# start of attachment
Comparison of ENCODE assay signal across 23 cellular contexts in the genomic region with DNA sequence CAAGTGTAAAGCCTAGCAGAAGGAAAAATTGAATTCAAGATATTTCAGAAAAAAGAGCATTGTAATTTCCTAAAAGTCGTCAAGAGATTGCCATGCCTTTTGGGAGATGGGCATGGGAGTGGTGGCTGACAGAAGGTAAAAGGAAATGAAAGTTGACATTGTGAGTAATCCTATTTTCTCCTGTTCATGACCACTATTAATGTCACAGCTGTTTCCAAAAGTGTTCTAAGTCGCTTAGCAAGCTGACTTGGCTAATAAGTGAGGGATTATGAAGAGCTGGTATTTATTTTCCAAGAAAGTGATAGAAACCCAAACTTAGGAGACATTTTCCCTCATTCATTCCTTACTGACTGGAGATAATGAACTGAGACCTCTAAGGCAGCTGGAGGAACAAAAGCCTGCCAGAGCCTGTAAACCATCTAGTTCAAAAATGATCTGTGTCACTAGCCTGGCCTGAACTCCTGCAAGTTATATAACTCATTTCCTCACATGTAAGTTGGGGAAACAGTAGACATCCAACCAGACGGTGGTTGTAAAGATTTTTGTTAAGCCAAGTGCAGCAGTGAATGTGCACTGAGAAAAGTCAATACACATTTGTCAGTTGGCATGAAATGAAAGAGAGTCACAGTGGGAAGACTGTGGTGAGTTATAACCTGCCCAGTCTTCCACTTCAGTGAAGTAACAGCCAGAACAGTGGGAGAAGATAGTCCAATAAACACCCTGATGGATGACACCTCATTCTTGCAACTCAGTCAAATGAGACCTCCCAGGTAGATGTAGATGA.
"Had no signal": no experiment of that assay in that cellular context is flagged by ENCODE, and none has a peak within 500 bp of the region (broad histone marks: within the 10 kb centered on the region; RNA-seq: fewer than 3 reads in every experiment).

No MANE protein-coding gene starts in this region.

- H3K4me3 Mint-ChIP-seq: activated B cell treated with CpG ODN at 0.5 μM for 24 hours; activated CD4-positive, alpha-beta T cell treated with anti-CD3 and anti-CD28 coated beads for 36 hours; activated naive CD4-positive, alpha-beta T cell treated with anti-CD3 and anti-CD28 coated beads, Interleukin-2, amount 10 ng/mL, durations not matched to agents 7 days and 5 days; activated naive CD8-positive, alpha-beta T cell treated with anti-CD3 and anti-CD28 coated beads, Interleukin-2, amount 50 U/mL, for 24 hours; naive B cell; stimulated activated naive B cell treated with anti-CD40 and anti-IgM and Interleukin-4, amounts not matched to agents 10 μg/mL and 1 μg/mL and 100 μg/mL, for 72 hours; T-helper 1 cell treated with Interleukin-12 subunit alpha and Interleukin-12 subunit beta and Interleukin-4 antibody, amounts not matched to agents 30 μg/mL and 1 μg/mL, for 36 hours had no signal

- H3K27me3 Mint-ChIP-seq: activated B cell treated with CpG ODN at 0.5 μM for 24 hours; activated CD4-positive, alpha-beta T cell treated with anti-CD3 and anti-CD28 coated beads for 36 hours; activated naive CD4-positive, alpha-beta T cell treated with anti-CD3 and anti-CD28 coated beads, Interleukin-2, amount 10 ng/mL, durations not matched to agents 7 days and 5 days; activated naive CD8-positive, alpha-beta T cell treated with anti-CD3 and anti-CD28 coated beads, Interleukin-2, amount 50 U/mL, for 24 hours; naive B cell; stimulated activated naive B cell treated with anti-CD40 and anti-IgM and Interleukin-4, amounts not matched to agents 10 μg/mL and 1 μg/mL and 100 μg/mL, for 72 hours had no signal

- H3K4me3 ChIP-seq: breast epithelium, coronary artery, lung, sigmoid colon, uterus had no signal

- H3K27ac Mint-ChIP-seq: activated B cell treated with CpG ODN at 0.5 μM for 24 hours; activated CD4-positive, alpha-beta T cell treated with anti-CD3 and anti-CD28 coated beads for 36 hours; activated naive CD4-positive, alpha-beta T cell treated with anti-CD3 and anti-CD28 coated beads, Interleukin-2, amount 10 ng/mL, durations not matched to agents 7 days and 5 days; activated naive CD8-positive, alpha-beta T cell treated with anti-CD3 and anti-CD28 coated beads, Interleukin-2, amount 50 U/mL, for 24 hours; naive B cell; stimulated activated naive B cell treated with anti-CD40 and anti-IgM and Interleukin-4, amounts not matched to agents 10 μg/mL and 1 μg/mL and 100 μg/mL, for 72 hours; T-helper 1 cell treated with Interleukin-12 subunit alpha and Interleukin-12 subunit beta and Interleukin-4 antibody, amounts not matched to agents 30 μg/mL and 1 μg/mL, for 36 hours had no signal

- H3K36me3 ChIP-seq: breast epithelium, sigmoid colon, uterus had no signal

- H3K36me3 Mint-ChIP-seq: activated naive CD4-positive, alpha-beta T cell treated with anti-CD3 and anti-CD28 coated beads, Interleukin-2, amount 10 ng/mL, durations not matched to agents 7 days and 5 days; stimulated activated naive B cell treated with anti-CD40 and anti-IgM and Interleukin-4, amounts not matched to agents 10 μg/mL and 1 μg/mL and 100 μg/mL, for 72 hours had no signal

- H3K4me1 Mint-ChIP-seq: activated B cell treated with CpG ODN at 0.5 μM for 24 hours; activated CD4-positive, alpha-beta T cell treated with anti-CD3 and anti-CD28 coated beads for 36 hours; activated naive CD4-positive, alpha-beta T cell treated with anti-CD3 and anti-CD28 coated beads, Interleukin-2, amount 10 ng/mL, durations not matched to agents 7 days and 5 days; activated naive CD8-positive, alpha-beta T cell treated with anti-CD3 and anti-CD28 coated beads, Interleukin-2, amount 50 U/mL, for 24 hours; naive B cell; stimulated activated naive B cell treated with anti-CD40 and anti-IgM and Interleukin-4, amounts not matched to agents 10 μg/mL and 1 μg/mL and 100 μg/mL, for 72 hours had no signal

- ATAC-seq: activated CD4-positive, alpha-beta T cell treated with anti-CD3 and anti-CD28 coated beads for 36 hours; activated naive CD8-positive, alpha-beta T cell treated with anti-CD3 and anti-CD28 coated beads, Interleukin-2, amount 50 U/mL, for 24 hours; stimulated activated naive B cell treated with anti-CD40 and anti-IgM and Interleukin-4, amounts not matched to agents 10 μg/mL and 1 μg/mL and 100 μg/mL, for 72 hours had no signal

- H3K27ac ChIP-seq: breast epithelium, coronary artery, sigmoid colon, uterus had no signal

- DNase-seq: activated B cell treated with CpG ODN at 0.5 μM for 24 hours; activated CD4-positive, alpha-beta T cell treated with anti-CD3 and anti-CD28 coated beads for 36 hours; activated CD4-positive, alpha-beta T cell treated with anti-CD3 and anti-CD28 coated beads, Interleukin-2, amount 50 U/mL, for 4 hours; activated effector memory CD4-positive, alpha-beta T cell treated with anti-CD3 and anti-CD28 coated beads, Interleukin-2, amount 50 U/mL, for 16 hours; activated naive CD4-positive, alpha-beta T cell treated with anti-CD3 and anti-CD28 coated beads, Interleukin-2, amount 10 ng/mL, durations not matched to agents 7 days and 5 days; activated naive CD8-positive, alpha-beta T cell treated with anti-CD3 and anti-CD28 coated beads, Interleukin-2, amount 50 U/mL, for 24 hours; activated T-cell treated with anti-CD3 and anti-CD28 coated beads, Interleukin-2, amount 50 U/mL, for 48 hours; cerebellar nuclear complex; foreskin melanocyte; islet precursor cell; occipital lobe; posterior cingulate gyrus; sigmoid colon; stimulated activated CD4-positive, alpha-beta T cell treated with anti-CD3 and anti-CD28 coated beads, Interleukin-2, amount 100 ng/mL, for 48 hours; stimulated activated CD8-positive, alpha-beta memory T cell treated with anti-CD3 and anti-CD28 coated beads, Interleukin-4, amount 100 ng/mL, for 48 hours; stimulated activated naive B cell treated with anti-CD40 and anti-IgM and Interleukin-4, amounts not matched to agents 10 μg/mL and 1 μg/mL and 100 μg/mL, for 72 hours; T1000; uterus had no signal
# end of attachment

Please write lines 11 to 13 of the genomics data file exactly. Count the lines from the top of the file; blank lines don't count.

- ATAC-seq: activated CD4-positive, alpha-beta T cell treated with anti-CD3 and anti-CD28 coated beads for 36 hours; activated naive CD8-positive, alpha-beta T cell treated with anti-CD3 and anti-CD28 coated beads, Interleukin-2, amount 50 U/mL, for 24 hours; stimulated activated naive B cell treated with anti-CD40 and anti-IgM and Interleukin-4, amounts not matched to agents 10 μg/mL and 1 μg/mL and 100 μg/mL, for 72 hours had no signal

- H3K27ac ChIP-seq: breast epithelium, coronary artery, sigmoid colon, uterus had no signal

- DNase-seq: activated B cell treated with CpG ODN at 0.5 μM for 24 hours; activated CD4-positive, alpha-beta T cell treated with anti-CD3 and anti-CD28 coated beads for 36 hours; activated CD4-positive, alpha-beta T cell treated with anti-CD3 and anti-CD28 coated beads, Interleukin-2, amount 50 U/mL, for 4 hours; activated effector memory CD4-positive, alpha-beta T cell treated with anti-CD3 and anti-CD28 coated beads, Interleukin-2, amount 50 U/mL, for 16 hours; activated naive CD4-positive, alpha-beta T cell treated with anti-CD3 and anti-CD28 coated beads, Interleukin-2, amount 10 ng/mL, durations not matched to agents 7 days and 5 days; activated naive CD8-positive, alpha-beta T cell treated with anti-CD3 and anti-CD28 coated beads, Interleukin-2, amount 50 U/mL, for 24 hours; activated T-cell treated with anti-CD3 and anti-CD28 coated beads, Interleukin-2, amount 50 U/mL, for 48 hours; cerebellar nuclear complex; foreskin melanocyte; islet precursor cell; occipital lobe; posterior cingulate gyrus; sigmoid colon; stimulated activated CD4-positive, alpha-beta T cell treated with anti-CD3 and anti-CD28 coated beads, Interleukin-2, amount 100 ng/mL, for 48 hours; stimulated activated CD8-positive, alpha-beta memory T cell treated with anti-CD3 and anti-CD28 coated beads, Interleukin-4, amount 100 ng/mL, for 48 hours; stimulated activated naive B cell treated with anti-CD40 and anti-IgM and Interleukin-4, amounts not matched to agents 10 μg/mL and 1 μg/mL and 100 μg/mL, for 72 hours; T1000; uterus had no signal